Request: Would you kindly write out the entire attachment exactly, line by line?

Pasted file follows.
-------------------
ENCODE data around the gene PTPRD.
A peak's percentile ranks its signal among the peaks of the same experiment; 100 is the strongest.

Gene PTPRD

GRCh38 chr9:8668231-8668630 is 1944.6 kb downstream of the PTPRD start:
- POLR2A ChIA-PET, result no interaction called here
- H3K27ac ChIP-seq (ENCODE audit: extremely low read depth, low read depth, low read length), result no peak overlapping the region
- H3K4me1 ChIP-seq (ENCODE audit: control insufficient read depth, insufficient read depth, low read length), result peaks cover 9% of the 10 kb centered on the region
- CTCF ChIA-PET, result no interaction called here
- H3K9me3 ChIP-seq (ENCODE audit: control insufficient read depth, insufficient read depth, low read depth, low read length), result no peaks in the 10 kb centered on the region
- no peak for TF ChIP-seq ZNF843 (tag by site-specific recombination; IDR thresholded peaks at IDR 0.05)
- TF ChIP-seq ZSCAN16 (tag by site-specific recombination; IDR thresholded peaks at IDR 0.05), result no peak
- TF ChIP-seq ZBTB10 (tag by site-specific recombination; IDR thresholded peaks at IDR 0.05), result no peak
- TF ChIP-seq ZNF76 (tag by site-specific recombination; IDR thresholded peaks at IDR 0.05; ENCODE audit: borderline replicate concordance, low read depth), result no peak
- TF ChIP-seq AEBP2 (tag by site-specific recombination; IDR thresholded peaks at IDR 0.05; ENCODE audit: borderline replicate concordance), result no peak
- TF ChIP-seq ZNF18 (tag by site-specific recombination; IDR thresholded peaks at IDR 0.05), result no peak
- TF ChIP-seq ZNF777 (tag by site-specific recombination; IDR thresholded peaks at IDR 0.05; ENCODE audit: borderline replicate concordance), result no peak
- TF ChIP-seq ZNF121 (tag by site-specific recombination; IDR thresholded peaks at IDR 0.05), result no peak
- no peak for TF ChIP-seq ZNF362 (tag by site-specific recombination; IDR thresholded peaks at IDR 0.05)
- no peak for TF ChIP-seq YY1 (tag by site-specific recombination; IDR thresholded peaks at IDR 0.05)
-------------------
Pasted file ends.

ENCODE data around the gene PTPRD.
A peak's percentile ranks its signal among the peaks of the same experiment; 100 is the strongest.

Gene PTPRD

GRCh38 chr9:8668231-8668630 is 1944.6 kb downstream of the PTPRD start:
- POLR2A ChIA-PET, result no interaction called here
- H3K27ac ChIP-seq (ENCODE audit: extremely low read depth, low read depth, low read length), result no peak overlapping the region
- H3K4me1 ChIP-seq (ENCODE audit: control insufficient read depth, insufficient read depth, low read length), result peaks cover 9% of the 10 kb centered on the region
- CTCF ChIA-PET, result no interaction called here
- H3K9me3 ChIP-seq (ENCODE audit: control insufficient read depth, insufficient read depth, low read depth, low read length), result no peaks in the 10 kb centered on the region
- no peak for TF ChIP-seq ZNF843 (tag by site-specific recombination; IDR thresholded peaks at IDR 0.05)
- TF ChIP-seq ZSCAN16 (tag by site-specific recombination; IDR thresholded peaks at IDR 0.05), result no peak
- TF ChIP-seq ZBTB10 (tag by site-specific recombination; IDR thresholded peaks at IDR 0.05), result no peak
- TF ChIP-seq ZNF76 (tag by site-specific recombination; IDR thresholded peaks at IDR 0.05; ENCODE audit: borderline replicate concordance, low read depth), result no peak
- TF ChIP-seq AEBP2 (tag by site-specific recombination; IDR thresholded peaks at IDR 0.05; ENCODE audit: borderline replicate concordance), result no peak
- TF ChIP-seq ZNF18 (tag by site-specific recombination; IDR thresholded peaks at IDR 0.05), result no peak
- TF ChIP-seq ZNF777 (tag by site-specific recombination; IDR thresholded peaks at IDR 0.05; ENCODE audit: borderline replicate concordance), result no peak
- TF ChIP-seq ZNF121 (tag by site-specific recombination; IDR thresholded peaks at IDR 0.05), result no peak
- no peak for TF ChIP-seq ZNF362 (tag by site-specific recombination; IDR thresholded peaks at IDR 0.05)
- no peak for TF ChIP-seq YY1 (tag by site-specific recombination; IDR thresholded peaks at IDR 0.05)